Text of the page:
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Published in Print: November 11, 1998, as Research Notes

Research Notes

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Uniform findings

After administrators in Long Beach, Calif., hailed the beneficial effects of having their students wear uniforms, schools and policymakers rushed to embrace the idea.

Among the districts that now allow schools to require uniforms for their students are Baltimore, Chicago, Miami-Dade County, and Phoenix. Even President Clinton endorses the concept.

But can uniforms really bring about the kinds of improvements that their proponents claim? Do they lead to decreases in drug use and behavior problems among students? Do they increase attendance and achievement?

The answer, says a report in the September/October issue of The Journal of Educational Research, is probably not.

David L. Brunsma

Researchers David L. Brunsma and Kerry A. Rockquemore analyzed data on nearly 5,000 10th graders who took part in a federal study that began in 1988. They adjusted the numbers to account for factors that might skew the data, such as poverty or the high proportion of Catholic schools in the sample.

And they determined that sophomores in schools that require uniforms were no less likely than their casually dressed peers to get in trouble in school, to fight, smoke, drink alcohol, or use illegal drugs. And they were no more likely to attend school regularly or to get higher test scores.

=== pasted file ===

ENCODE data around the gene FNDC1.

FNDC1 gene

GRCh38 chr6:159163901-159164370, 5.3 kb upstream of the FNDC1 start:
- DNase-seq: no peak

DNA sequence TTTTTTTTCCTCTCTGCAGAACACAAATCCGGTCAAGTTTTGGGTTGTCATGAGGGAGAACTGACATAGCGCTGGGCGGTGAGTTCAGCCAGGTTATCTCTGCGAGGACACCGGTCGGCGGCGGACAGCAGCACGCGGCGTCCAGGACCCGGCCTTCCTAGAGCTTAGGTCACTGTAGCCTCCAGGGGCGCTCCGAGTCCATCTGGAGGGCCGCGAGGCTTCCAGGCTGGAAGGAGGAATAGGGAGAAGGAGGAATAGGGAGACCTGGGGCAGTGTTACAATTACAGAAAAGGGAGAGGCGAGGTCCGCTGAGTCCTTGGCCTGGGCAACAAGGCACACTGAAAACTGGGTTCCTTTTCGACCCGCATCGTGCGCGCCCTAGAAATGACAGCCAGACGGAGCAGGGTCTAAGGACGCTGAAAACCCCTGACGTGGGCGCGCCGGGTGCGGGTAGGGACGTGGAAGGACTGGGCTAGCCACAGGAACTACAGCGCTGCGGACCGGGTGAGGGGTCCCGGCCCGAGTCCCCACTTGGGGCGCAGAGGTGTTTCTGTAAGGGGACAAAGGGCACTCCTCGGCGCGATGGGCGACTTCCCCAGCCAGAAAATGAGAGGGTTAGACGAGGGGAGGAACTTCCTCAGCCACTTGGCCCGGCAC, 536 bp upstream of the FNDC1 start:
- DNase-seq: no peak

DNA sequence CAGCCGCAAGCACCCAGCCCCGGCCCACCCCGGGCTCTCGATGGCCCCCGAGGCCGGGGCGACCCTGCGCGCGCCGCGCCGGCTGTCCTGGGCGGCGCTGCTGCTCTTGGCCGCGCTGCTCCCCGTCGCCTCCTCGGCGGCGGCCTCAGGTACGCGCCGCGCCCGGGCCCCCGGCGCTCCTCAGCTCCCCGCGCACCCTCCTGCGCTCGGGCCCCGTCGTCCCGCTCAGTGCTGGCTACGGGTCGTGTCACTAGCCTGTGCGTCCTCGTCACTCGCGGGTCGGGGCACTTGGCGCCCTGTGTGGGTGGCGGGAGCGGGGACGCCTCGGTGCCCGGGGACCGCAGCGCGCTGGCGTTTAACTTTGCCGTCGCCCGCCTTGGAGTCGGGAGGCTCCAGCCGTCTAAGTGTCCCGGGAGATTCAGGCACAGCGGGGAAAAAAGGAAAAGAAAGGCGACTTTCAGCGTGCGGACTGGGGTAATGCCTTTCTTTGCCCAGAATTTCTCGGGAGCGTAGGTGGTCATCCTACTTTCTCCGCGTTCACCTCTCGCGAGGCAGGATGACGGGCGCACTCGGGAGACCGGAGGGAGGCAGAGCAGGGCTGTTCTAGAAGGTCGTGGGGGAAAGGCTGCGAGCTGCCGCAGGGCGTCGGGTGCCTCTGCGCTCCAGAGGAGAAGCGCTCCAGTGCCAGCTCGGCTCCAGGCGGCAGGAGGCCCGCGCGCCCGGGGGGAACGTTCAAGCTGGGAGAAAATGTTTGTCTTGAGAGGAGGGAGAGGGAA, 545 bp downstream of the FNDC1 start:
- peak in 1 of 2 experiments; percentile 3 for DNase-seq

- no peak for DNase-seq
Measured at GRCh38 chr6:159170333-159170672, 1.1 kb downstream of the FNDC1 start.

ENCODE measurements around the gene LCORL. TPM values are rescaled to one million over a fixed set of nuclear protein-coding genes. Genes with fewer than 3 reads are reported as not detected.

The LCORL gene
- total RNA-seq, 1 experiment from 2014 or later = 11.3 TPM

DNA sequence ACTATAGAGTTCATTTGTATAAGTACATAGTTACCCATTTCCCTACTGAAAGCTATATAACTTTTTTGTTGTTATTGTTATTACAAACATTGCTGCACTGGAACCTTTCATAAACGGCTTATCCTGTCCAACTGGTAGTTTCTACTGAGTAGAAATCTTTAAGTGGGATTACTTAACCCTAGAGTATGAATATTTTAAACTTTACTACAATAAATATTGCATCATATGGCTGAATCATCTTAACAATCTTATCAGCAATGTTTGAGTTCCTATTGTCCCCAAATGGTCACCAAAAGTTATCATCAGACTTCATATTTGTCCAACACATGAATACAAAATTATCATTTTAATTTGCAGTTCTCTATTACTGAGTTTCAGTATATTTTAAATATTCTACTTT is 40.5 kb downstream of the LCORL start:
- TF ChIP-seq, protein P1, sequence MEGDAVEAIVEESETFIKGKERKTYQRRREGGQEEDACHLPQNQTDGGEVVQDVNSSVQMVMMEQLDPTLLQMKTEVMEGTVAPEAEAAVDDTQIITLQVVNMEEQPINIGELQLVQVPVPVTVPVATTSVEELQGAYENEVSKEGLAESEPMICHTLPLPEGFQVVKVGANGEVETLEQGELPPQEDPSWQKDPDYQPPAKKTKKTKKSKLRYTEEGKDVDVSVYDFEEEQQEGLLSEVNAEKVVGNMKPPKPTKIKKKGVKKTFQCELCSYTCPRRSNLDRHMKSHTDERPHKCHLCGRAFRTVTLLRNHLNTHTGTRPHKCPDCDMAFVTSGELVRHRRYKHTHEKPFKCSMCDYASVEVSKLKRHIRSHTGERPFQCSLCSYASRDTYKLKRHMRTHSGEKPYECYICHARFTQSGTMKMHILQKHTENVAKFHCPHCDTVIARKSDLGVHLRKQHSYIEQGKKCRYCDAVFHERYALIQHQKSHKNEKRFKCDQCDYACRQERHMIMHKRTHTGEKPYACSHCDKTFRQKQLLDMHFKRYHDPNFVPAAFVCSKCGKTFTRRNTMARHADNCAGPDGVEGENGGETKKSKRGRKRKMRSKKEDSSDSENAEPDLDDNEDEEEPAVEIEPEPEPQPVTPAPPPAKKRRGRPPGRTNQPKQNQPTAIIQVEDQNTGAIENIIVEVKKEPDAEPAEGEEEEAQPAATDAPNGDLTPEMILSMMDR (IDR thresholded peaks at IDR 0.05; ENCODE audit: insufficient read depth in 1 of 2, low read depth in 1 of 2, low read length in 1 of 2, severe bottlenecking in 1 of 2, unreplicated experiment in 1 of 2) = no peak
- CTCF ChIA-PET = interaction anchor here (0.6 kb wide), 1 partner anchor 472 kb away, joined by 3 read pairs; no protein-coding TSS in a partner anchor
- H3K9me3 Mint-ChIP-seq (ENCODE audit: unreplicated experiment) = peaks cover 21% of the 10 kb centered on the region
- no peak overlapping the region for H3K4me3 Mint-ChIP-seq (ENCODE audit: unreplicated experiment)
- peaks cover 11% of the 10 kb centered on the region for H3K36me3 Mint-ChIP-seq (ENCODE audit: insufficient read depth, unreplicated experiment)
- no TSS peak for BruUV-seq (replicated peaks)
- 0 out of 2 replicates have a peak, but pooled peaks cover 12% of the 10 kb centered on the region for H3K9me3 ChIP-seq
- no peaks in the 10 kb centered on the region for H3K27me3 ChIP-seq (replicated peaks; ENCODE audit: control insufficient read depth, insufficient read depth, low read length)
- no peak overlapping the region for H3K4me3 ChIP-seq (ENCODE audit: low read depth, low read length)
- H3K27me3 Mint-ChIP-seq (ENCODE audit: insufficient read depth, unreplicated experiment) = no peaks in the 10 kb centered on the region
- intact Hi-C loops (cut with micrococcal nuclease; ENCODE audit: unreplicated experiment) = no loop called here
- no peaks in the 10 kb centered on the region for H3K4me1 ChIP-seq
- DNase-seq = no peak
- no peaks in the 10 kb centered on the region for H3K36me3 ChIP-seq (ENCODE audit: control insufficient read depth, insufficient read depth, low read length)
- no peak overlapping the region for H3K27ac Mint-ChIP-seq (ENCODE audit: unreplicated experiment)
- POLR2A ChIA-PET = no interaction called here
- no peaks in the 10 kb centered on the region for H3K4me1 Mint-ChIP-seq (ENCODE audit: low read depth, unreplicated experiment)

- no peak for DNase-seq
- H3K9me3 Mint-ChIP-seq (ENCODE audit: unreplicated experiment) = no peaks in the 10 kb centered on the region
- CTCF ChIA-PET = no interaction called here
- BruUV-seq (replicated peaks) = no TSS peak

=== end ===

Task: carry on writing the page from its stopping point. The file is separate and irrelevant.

In fact, the numbers showed that uniformed students' achievement scores were slightly lower. But the difference, the researchers added, was very small.

"Requiring school uniforms is like cleaning and painting a deteriorating building," says Mr. Brunsma, an associate professor of sociology at the University of Alabama in Huntsville. "It will grab a community's attention and grab students' attention, but that will fade away if the excitement about education isn't followed up by some real reform efforts."

School transitions

Moving up to a bigger school full of older students and new challenges can be a daunting experience for any child. But some school transitions are harder than others, a University of Missouri researcher says.

John W. Alspaugh

Using data from 48 small and rural districts in Missouri, John W. Alspaugh studied how moving up to middle school or high school affected achievement.

The districts were divided into three groups based on the way the schools were configured within them. One group consisted of 16 districts, each with a single K-8 school and a high school. A second group of 16 districts each contained one elementary school, one middle school, and one high school. In the remaining districts, students from several elementary schools were funneled into one large middle school and one high school.

Some studies, drawing on either grades or testing data, suggest that students may suffer a temporary setback in academic achievement when they move up to a bigger school.